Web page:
switch delivers more services at access layer other than merely providing increased speeds and feeds. Wireless services is now integrated with the switch, which ensures that the access layer switch terminates the wireless users data plane, thereby delivering on the promise of Cisco's unified architecture. Unification implies that mobility services are provided to both wireless and wired stations.
The switch provides seamless roaming, which requires transparency of the network configuration and deployment options to the client.
From the end user's perspective, any mobility event must not change its IP address, its default router or DHCP server. This means that as stations roam, they must be able to
Send an ARP to their default router, or
Transmit a DHCP request to the server that had previously assigned their address.
From the infrastructure's perspective, as mobility events occur, the station's traffic must follow its current point of attachment, which can either be a mobility agent (MA) or mobility controller (MC). This must be true regardless of whether the station has moved to a network that is configured for a different subnet. The period from which the station is not receiving traffic following its mobility event must be as short as possible, even below 40 ms whenever possible, which includes any authentication procedures that are required.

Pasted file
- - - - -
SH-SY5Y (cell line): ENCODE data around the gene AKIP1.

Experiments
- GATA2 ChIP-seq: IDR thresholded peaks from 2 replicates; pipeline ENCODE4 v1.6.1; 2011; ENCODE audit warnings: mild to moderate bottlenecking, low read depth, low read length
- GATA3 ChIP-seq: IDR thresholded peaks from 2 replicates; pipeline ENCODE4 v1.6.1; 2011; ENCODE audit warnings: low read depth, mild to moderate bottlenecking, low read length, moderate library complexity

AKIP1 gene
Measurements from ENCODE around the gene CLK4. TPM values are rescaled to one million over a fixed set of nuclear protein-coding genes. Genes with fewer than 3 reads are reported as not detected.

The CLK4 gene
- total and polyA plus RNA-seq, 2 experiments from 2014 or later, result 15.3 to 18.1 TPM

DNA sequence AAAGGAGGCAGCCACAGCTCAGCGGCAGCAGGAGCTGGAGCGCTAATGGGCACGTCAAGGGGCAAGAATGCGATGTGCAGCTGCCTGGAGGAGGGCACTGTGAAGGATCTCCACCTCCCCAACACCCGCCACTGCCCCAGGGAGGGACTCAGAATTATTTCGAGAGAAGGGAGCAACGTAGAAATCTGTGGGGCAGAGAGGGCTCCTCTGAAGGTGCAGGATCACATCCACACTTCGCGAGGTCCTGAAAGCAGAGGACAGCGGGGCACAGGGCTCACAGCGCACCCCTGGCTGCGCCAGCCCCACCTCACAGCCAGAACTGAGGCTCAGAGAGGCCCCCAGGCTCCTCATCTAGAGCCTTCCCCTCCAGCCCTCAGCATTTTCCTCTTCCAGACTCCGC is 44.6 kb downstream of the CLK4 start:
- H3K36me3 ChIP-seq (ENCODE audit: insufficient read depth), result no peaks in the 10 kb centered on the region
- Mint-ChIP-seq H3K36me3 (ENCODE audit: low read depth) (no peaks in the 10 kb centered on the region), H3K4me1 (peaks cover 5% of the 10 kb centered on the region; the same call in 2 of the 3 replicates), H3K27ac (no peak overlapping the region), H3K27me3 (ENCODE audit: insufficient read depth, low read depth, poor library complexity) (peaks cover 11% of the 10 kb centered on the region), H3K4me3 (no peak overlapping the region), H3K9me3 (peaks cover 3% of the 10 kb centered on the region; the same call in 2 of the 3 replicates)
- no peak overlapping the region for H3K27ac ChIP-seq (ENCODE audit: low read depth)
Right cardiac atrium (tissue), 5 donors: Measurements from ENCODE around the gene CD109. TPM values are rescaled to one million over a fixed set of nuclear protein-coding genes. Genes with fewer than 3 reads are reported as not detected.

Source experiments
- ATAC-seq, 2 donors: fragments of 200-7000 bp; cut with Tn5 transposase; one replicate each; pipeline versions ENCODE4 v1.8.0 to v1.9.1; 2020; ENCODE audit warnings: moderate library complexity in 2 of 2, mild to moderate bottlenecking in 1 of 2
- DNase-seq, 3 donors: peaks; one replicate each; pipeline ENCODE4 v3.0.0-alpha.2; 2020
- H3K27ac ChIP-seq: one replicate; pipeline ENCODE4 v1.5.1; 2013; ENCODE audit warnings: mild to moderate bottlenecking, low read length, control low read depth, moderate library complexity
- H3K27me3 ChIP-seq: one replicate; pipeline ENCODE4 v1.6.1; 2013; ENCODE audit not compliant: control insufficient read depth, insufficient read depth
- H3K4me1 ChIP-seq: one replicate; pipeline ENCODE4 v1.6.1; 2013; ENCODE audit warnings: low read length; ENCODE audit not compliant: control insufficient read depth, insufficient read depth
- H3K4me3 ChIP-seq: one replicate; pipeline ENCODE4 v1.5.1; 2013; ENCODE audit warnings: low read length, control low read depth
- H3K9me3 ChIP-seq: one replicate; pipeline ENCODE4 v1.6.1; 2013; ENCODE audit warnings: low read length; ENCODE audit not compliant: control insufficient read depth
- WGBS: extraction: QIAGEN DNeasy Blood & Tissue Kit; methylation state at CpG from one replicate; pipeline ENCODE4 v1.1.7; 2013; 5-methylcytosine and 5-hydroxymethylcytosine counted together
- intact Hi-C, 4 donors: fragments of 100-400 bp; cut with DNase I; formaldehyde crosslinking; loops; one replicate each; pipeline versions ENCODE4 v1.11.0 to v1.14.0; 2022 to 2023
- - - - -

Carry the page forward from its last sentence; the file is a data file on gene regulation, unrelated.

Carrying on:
From the infrastructure's perspective, the mobility management solution must have four main components, and all of these functions must be performed within the constraints of roaming:
Initial Association—This function is used to identify the user's new point of attachment in the network.
Context Transfer—This function is used to transfer state information associated with the station. This ensures that the station's static and real-time policies, including security and application ACLs, and services, remain the same across handoffs.
Handoff—This function is used to signal that the station's point of attachment has changed, and control of the station should be relinquished by the previous access switch.
Data Plane—This function is typically tied to the handoff process, and ensures that the station's traffic continues to be delivered and received from the station without any noticeable performance degradation.